Besides its occurrence in Mohéli, L. stuhlmanni is also known from the east coast and southern portions of Africa, where itis restricted to open areas and dry forest habitats.
- 1 Identification
- 2 Distribution
- 3 Biology
- 4 Castes
- 5 Nomenclature
- 6 References
- 7 References based on Global Ant Biodiversity Informatics
A lone member of the stuhlmanni species group. Rakotonirina and Fisher (2014) - Worker. Mandible elongate and narrow, not capable of closing tightly against the clypeus; dorsum of body covered with erect hairs; eye large, with maximum diameter greater than widest portion of antennal scape; third antennal segment approximately twice as long as the second; dorsum of head smooth apart from scattered punctures; pronotum dorsally weakly sculptured; constriction between third and fourth abdominal segments indistinct.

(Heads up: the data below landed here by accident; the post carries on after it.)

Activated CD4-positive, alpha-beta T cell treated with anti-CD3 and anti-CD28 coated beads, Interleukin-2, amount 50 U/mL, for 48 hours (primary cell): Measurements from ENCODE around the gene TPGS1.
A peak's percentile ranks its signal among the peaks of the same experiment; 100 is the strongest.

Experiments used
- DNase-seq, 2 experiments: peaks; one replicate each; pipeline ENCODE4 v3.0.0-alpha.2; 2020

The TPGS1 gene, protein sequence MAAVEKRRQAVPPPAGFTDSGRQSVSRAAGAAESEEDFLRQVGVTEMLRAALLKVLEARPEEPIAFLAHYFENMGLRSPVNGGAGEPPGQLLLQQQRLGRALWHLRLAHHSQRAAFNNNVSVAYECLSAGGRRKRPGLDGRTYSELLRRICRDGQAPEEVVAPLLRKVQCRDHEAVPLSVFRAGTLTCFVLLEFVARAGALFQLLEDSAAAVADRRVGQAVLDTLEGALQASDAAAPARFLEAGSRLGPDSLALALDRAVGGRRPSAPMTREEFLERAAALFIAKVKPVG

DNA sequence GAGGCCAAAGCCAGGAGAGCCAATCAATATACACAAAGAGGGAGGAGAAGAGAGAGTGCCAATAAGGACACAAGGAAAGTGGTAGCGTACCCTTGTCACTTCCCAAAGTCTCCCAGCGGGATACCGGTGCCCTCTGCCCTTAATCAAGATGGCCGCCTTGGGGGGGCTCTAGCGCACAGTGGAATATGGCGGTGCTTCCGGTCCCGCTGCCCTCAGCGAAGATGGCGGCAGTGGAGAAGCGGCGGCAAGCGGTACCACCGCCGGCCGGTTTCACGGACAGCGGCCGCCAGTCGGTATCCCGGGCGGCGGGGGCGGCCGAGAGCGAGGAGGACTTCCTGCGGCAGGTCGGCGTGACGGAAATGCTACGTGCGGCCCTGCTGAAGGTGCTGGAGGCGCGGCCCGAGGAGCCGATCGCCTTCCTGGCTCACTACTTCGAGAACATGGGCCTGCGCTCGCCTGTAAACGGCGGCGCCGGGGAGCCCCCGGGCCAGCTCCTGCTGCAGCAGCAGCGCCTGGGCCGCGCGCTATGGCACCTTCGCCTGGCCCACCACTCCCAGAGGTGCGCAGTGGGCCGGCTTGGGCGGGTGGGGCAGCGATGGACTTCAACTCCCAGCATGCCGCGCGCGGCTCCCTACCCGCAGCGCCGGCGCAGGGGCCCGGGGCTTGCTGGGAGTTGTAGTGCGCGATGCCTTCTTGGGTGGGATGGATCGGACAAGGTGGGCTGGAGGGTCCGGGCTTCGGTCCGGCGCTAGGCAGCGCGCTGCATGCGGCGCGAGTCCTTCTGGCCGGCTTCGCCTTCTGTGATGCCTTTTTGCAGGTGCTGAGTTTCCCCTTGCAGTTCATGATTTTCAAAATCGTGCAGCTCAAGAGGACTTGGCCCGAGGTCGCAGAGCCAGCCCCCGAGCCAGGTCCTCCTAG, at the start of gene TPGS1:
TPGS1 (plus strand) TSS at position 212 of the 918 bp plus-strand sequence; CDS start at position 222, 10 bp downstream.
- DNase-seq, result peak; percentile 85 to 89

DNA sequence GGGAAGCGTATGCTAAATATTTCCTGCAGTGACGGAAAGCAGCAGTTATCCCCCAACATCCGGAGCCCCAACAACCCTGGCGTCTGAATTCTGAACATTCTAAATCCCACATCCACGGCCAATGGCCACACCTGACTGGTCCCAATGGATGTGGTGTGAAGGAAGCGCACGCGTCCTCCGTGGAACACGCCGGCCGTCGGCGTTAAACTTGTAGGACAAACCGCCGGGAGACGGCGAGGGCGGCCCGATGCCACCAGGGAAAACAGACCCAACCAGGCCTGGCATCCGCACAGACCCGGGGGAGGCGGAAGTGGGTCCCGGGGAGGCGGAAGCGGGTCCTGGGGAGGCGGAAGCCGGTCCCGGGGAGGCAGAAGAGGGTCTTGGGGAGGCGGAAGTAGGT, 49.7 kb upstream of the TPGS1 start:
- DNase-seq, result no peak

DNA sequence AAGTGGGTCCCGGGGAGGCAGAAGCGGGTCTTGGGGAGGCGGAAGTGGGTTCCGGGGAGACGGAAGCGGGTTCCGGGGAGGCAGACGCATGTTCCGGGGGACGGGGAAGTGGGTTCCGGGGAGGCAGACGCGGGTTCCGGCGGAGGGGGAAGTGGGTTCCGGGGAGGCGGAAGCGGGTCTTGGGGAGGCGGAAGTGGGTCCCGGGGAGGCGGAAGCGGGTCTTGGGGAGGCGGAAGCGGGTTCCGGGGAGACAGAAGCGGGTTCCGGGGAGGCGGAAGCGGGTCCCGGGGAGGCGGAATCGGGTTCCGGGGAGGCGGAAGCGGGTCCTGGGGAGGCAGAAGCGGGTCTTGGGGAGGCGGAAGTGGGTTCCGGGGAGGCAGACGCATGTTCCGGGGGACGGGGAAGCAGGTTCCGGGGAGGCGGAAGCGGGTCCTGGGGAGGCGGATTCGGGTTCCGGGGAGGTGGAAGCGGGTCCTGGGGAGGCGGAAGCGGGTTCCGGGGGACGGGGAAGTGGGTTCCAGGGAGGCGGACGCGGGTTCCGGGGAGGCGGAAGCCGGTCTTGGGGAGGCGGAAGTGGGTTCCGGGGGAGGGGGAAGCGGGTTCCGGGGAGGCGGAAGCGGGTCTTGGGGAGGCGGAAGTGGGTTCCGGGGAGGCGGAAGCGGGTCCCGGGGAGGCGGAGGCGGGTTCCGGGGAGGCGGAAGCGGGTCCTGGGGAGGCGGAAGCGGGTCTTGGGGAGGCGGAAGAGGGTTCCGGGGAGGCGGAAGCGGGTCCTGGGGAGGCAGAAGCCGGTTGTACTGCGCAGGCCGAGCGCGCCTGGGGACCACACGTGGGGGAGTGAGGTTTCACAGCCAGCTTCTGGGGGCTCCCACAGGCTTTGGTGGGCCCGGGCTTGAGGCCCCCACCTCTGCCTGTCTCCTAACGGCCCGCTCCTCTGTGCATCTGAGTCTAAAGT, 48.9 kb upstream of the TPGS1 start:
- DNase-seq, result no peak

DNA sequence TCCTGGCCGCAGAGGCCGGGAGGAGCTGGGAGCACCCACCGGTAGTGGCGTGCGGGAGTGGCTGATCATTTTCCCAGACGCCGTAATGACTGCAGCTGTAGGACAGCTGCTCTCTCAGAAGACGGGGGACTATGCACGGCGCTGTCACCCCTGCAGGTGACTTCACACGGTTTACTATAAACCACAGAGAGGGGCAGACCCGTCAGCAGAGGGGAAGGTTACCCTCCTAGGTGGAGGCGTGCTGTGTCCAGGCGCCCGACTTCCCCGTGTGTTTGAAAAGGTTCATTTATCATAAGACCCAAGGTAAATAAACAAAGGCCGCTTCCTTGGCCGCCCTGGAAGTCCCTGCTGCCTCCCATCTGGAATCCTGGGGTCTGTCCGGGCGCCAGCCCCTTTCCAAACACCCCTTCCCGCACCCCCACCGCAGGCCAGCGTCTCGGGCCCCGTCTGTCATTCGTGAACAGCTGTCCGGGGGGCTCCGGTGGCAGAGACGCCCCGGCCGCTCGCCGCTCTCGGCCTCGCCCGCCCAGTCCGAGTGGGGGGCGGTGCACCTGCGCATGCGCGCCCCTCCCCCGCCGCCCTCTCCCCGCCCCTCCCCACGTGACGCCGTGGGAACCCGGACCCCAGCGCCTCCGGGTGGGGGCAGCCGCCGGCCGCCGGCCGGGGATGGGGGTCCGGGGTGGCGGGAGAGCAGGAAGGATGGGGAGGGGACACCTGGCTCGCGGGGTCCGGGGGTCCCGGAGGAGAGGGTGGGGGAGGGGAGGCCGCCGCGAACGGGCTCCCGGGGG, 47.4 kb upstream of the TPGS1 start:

Leptogenys stuhlmanni is large and may be confused with the few large species of the incisa group due to its elongate mandible and the gap between the clypeus and the mandibles when the latter are closed. But L. stuhlmanni’s body surface is generally smooth and shining between punctures and its particularly long third antennal segment provides a clear distinction from these other species. Key to Malagasy Leptogenys
Keys including this Species
Latitudinal Distribution Pattern
Latitudinal Range: -3.96667° to -4.50222°.
- Source: AntMaps
Distribution based on Regional Taxon Lists
Distribution based on AntMaps
Distribution based on AntWeb specimens
Check data from AntWeb